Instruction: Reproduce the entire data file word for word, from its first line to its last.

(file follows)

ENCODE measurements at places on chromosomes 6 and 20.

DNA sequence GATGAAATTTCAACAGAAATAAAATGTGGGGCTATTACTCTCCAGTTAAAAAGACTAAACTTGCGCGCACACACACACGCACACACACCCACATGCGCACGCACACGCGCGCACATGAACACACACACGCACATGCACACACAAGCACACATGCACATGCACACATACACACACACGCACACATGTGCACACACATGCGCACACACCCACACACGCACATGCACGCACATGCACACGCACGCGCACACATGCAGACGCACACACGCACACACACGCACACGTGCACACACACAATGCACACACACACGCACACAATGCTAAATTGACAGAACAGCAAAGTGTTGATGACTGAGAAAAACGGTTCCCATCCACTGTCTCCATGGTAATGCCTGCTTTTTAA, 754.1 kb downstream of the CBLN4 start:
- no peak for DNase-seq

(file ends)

ENCODE measurements at places on chromosomes 6 and 20.

DNA sequence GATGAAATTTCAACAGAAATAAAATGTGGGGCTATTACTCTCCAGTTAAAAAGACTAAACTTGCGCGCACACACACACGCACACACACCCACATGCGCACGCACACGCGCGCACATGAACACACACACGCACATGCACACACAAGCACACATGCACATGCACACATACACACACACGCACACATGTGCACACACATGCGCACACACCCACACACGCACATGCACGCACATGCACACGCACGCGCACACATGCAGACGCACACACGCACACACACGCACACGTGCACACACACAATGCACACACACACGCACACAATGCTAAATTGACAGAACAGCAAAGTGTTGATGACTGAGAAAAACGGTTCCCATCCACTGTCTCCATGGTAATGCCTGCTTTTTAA, 754.1 kb downstream of the CBLN4 start:
- no peak for DNase-seq